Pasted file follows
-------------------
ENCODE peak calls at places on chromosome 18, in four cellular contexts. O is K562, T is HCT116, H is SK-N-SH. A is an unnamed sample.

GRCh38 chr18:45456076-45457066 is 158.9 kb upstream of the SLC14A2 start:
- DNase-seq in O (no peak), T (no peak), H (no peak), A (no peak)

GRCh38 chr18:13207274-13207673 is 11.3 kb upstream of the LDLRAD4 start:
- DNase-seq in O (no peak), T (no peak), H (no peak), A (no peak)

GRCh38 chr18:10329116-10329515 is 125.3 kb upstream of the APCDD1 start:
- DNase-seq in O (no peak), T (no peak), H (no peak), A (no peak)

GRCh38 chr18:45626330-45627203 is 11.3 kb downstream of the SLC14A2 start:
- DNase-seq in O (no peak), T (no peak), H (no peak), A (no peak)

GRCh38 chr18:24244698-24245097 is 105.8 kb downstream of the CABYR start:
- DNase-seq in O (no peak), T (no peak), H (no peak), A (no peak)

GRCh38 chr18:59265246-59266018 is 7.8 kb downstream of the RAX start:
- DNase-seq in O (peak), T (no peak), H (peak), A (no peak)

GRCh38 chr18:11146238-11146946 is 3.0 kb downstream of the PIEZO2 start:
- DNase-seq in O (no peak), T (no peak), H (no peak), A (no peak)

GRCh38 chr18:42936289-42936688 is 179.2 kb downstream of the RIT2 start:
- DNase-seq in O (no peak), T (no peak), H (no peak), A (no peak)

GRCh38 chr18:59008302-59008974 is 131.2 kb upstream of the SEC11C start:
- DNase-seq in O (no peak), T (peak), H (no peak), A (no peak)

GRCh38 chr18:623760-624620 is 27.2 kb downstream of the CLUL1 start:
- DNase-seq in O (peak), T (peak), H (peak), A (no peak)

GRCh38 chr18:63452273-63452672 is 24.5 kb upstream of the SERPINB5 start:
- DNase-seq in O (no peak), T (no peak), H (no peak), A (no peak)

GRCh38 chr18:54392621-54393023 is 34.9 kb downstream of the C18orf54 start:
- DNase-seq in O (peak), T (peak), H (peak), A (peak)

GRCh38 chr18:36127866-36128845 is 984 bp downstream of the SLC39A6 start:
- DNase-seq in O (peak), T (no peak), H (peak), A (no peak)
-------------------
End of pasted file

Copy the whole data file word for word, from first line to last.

ENCODE peak calls at places on chromosome 18, in four cellular contexts. O is K562, T is HCT116, H is SK-N-SH. A is an unnamed sample.

GRCh38 chr18:45456076-45457066 is 158.9 kb upstream of the SLC14A2 start:
- DNase-seq in O (no peak), T (no peak), H (no peak), A (no peak)

GRCh38 chr18:13207274-13207673 is 11.3 kb upstream of the LDLRAD4 start:
- DNase-seq in O (no peak), T (no peak), H (no peak), A (no peak)

GRCh38 chr18:10329116-10329515 is 125.3 kb upstream of the APCDD1 start:
- DNase-seq in O (no peak), T (no peak), H (no peak), A (no peak)

GRCh38 chr18:45626330-45627203 is 11.3 kb downstream of the SLC14A2 start:
- DNase-seq in O (no peak), T (no peak), H (no peak), A (no peak)

GRCh38 chr18:24244698-24245097 is 105.8 kb downstream of the CABYR start:
- DNase-seq in O (no peak), T (no peak), H (no peak), A (no peak)

GRCh38 chr18:59265246-59266018 is 7.8 kb downstream of the RAX start:
- DNase-seq in O (peak), T (no peak), H (peak), A (no peak)

GRCh38 chr18:11146238-11146946 is 3.0 kb downstream of the PIEZO2 start:
- DNase-seq in O (no peak), T (no peak), H (no peak), A (no peak)

GRCh38 chr18:42936289-42936688 is 179.2 kb downstream of the RIT2 start:
- DNase-seq in O (no peak), T (no peak), H (no peak), A (no peak)

GRCh38 chr18:59008302-59008974 is 131.2 kb upstream of the SEC11C start:
- DNase-seq in O (no peak), T (peak), H (no peak), A (no peak)

GRCh38 chr18:623760-624620 is 27.2 kb downstream of the CLUL1 start:
- DNase-seq in O (peak), T (peak), H (peak), A (no peak)

GRCh38 chr18:63452273-63452672 is 24.5 kb upstream of the SERPINB5 start:
- DNase-seq in O (no peak), T (no peak), H (no peak), A (no peak)

GRCh38 chr18:54392621-54393023 is 34.9 kb downstream of the C18orf54 start:
- DNase-seq in O (peak), T (peak), H (peak), A (peak)

GRCh38 chr18:36127866-36128845 is 984 bp downstream of the SLC39A6 start:
- DNase-seq in O (peak), T (no peak), H (peak), A (no peak)